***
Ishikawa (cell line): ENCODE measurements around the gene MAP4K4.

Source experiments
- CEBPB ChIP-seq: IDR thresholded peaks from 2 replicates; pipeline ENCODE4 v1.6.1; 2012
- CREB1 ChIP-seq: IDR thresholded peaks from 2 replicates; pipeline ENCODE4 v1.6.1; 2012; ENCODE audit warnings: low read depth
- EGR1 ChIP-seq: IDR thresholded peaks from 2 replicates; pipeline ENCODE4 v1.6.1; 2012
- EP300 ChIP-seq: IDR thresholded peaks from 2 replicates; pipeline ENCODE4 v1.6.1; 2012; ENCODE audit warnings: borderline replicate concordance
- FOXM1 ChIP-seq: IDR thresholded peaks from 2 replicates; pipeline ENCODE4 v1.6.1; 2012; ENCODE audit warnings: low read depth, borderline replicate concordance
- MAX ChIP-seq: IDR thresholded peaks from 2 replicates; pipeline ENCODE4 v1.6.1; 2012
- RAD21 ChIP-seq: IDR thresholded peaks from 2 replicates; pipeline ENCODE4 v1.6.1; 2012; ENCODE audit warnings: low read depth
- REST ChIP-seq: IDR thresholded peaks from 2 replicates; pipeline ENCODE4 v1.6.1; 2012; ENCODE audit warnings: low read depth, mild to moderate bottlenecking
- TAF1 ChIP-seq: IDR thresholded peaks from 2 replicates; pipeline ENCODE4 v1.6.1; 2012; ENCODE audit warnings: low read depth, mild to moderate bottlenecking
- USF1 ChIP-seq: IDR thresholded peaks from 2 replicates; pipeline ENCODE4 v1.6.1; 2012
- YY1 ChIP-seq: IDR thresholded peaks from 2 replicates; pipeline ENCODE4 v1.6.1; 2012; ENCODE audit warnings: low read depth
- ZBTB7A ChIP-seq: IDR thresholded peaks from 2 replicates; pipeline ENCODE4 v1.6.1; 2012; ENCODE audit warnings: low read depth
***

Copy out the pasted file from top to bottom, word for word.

Ishikawa (cell line): ENCODE measurements around the gene MAP4K4.

Source experiments
- CEBPB ChIP-seq: IDR thresholded peaks from 2 replicates; pipeline ENCODE4 v1.6.1; 2012
- CREB1 ChIP-seq: IDR thresholded peaks from 2 replicates; pipeline ENCODE4 v1.6.1; 2012; ENCODE audit warnings: low read depth
- EGR1 ChIP-seq: IDR thresholded peaks from 2 replicates; pipeline ENCODE4 v1.6.1; 2012
- EP300 ChIP-seq: IDR thresholded peaks from 2 replicates; pipeline ENCODE4 v1.6.1; 2012; ENCODE audit warnings: borderline replicate concordance
- FOXM1 ChIP-seq: IDR thresholded peaks from 2 replicates; pipeline ENCODE4 v1.6.1; 2012; ENCODE audit warnings: low read depth, borderline replicate concordance
- MAX ChIP-seq: IDR thresholded peaks from 2 replicates; pipeline ENCODE4 v1.6.1; 2012
- RAD21 ChIP-seq: IDR thresholded peaks from 2 replicates; pipeline ENCODE4 v1.6.1; 2012; ENCODE audit warnings: low read depth
- REST ChIP-seq: IDR thresholded peaks from 2 replicates; pipeline ENCODE4 v1.6.1; 2012; ENCODE audit warnings: low read depth, mild to moderate bottlenecking
- TAF1 ChIP-seq: IDR thresholded peaks from 2 replicates; pipeline ENCODE4 v1.6.1; 2012; ENCODE audit warnings: low read depth, mild to moderate bottlenecking
- USF1 ChIP-seq: IDR thresholded peaks from 2 replicates; pipeline ENCODE4 v1.6.1; 2012
- YY1 ChIP-seq: IDR thresholded peaks from 2 replicates; pipeline ENCODE4 v1.6.1; 2012; ENCODE audit warnings: low read depth
- ZBTB7A ChIP-seq: IDR thresholded peaks from 2 replicates; pipeline ENCODE4 v1.6.1; 2012; ENCODE audit warnings: low read depth